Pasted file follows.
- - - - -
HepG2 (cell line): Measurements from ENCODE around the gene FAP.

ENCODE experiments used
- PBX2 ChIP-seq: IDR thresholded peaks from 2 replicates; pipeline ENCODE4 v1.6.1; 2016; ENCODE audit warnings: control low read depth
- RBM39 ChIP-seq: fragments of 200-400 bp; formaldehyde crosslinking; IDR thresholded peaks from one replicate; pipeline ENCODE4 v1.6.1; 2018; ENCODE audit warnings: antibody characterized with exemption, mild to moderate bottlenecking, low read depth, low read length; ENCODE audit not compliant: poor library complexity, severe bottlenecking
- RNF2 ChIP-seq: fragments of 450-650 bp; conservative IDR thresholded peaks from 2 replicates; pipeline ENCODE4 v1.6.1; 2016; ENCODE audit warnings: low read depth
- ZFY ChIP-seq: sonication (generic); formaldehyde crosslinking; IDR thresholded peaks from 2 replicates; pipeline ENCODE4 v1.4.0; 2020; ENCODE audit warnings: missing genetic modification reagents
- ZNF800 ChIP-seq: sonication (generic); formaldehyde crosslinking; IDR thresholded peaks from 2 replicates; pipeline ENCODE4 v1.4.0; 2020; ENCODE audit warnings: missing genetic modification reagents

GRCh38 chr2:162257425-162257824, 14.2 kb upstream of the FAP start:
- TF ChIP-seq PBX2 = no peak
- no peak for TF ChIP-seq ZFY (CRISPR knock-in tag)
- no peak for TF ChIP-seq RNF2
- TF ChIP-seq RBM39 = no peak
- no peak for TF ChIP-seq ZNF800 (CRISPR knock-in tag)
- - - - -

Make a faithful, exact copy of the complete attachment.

HepG2 (cell line): Measurements from ENCODE around the gene FAP.

ENCODE experiments used
- PBX2 ChIP-seq: IDR thresholded peaks from 2 replicates; pipeline ENCODE4 v1.6.1; 2016; ENCODE audit warnings: control low read depth
- RBM39 ChIP-seq: fragments of 200-400 bp; formaldehyde crosslinking; IDR thresholded peaks from one replicate; pipeline ENCODE4 v1.6.1; 2018; ENCODE audit warnings: antibody characterized with exemption, mild to moderate bottlenecking, low read depth, low read length; ENCODE audit not compliant: poor library complexity, severe bottlenecking
- RNF2 ChIP-seq: fragments of 450-650 bp; conservative IDR thresholded peaks from 2 replicates; pipeline ENCODE4 v1.6.1; 2016; ENCODE audit warnings: low read depth
- ZFY ChIP-seq: sonication (generic); formaldehyde crosslinking; IDR thresholded peaks from 2 replicates; pipeline ENCODE4 v1.4.0; 2020; ENCODE audit warnings: missing genetic modification reagents
- ZNF800 ChIP-seq: sonication (generic); formaldehyde crosslinking; IDR thresholded peaks from 2 replicates; pipeline ENCODE4 v1.4.0; 2020; ENCODE audit warnings: missing genetic modification reagents

GRCh38 chr2:162257425-162257824, 14.2 kb upstream of the FAP start:
- TF ChIP-seq PBX2 = no peak
- no peak for TF ChIP-seq ZFY (CRISPR knock-in tag)
- no peak for TF ChIP-seq RNF2
- TF ChIP-seq RBM39 = no peak
- no peak for TF ChIP-seq ZNF800 (CRISPR knock-in tag)